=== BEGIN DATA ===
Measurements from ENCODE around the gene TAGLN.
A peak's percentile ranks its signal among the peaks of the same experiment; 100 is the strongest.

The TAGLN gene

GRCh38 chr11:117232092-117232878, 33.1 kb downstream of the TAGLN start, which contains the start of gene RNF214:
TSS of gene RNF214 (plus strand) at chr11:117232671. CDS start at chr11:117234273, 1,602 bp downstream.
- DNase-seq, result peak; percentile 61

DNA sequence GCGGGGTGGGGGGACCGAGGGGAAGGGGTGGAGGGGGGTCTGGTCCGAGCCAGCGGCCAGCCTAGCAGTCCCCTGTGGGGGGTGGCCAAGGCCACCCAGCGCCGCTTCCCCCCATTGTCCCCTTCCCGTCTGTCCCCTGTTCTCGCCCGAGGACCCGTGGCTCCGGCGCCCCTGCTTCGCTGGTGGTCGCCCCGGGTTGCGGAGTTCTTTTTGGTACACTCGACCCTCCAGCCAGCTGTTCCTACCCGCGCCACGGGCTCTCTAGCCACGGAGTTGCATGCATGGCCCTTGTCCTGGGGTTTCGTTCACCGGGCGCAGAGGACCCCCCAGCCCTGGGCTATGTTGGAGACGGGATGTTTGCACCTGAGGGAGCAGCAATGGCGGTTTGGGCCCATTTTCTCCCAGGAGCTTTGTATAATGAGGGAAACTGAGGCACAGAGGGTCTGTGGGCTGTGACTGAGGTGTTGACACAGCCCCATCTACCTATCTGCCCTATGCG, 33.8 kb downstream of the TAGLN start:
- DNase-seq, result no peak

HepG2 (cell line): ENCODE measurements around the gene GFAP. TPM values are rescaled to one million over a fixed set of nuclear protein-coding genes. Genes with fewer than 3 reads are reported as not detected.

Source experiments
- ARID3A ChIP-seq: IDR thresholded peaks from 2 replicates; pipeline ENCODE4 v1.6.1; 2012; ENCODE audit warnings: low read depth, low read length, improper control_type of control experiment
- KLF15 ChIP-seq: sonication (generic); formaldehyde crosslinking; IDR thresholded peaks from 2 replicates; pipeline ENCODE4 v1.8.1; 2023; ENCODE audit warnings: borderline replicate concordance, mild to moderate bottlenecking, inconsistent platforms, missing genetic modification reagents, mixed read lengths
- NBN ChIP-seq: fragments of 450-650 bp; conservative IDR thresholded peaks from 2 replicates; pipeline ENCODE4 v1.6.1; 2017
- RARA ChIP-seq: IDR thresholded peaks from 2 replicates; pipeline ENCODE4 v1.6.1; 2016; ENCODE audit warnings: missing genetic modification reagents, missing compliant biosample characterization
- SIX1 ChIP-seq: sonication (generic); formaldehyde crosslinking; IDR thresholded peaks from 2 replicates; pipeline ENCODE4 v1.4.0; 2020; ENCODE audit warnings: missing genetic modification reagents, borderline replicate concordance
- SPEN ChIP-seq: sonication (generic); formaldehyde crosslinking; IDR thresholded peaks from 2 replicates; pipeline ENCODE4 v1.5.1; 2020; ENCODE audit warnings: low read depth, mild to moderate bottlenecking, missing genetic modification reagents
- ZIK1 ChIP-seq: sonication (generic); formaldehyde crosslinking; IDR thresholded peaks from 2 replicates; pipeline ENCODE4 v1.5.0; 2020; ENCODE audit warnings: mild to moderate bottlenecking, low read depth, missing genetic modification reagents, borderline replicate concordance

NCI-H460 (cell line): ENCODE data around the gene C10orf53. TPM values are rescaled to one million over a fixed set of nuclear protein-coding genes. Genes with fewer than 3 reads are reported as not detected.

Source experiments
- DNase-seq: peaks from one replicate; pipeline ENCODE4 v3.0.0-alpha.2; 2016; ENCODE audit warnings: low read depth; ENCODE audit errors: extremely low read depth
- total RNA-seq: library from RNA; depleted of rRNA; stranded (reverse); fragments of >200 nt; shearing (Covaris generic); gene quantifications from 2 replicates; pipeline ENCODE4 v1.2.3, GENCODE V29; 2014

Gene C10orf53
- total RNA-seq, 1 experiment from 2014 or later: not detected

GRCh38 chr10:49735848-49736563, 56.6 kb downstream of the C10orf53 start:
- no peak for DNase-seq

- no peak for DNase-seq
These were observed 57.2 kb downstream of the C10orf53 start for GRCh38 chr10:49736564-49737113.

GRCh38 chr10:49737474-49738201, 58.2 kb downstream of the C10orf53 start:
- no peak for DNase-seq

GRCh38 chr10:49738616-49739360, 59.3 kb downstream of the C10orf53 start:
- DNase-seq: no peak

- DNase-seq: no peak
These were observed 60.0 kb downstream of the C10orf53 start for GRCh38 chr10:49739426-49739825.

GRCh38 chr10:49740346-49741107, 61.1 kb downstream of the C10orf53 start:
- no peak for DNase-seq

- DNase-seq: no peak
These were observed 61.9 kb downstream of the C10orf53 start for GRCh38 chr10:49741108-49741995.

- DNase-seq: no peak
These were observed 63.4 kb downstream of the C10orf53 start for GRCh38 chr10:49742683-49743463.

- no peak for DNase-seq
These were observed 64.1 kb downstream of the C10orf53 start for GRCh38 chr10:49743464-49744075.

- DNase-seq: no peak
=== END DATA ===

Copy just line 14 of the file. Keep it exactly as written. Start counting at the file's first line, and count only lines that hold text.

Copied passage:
- RARA ChIP-seq: IDR thresholded peaks from 2 replicates; pipeline ENCODE4 v1.6.1; 2016; ENCODE audit warnings: missing genetic modification reagents, missing compliant biosample characterization